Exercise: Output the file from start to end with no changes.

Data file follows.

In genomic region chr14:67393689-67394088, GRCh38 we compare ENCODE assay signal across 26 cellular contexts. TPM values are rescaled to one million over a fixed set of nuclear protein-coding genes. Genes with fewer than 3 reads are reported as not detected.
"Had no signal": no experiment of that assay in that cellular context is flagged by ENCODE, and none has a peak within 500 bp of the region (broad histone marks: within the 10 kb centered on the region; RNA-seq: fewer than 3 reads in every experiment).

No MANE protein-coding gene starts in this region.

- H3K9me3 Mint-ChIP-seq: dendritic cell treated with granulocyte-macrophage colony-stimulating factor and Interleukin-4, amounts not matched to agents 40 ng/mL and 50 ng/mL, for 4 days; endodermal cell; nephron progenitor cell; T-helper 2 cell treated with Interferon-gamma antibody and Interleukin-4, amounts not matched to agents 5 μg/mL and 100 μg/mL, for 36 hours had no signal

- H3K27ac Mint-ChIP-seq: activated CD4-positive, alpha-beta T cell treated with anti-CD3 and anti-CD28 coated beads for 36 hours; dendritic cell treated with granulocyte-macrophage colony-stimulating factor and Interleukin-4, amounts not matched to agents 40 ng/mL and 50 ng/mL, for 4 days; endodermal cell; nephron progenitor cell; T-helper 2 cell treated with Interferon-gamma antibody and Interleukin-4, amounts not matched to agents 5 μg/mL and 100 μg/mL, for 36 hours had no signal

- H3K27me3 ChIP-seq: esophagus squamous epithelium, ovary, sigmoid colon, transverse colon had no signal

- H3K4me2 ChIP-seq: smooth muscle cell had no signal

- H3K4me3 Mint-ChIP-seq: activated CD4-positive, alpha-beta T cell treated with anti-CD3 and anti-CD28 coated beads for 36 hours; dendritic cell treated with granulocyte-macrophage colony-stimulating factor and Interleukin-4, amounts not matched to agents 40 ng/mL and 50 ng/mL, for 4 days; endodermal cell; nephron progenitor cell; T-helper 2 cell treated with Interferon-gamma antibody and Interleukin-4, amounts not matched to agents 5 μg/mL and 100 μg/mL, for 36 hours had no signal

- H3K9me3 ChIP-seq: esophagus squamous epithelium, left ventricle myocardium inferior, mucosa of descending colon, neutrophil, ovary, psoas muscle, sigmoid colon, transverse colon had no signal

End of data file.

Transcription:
In genomic region chr14:67393689-67394088, GRCh38 we compare ENCODE assay signal across 26 cellular contexts. TPM values are rescaled to one million over a fixed set of nuclear protein-coding genes. Genes with fewer than 3 reads are reported as not detected.
"Had no signal": no experiment of that assay in that cellular context is flagged by ENCODE, and none has a peak within 500 bp of the region (broad histone marks: within the 10 kb centered on the region; RNA-seq: fewer than 3 reads in every experiment).

No MANE protein-coding gene starts in this region.

- H3K9me3 Mint-ChIP-seq: dendritic cell treated with granulocyte-macrophage colony-stimulating factor and Interleukin-4, amounts not matched to agents 40 ng/mL and 50 ng/mL, for 4 days; endodermal cell; nephron progenitor cell; T-helper 2 cell treated with Interferon-gamma antibody and Interleukin-4, amounts not matched to agents 5 μg/mL and 100 μg/mL, for 36 hours had no signal

- H3K27ac Mint-ChIP-seq: activated CD4-positive, alpha-beta T cell treated with anti-CD3 and anti-CD28 coated beads for 36 hours; dendritic cell treated with granulocyte-macrophage colony-stimulating factor and Interleukin-4, amounts not matched to agents 40 ng/mL and 50 ng/mL, for 4 days; endodermal cell; nephron progenitor cell; T-helper 2 cell treated with Interferon-gamma antibody and Interleukin-4, amounts not matched to agents 5 μg/mL and 100 μg/mL, for 36 hours had no signal

- H3K27me3 ChIP-seq: esophagus squamous epithelium, ovary, sigmoid colon, transverse colon had no signal

- H3K4me2 ChIP-seq: smooth muscle cell had no signal

- H3K4me3 Mint-ChIP-seq: activated CD4-positive, alpha-beta T cell treated with anti-CD3 and anti-CD28 coated beads for 36 hours; dendritic cell treated with granulocyte-macrophage colony-stimulating factor and Interleukin-4, amounts not matched to agents 40 ng/mL and 50 ng/mL, for 4 days; endodermal cell; nephron progenitor cell; T-helper 2 cell treated with Interferon-gamma antibody and Interleukin-4, amounts not matched to agents 5 μg/mL and 100 μg/mL, for 36 hours had no signal

- H3K9me3 ChIP-seq: esophagus squamous epithelium, left ventricle myocardium inferior, mucosa of descending colon, neutrophil, ovary, psoas muscle, sigmoid colon, transverse colon had no signal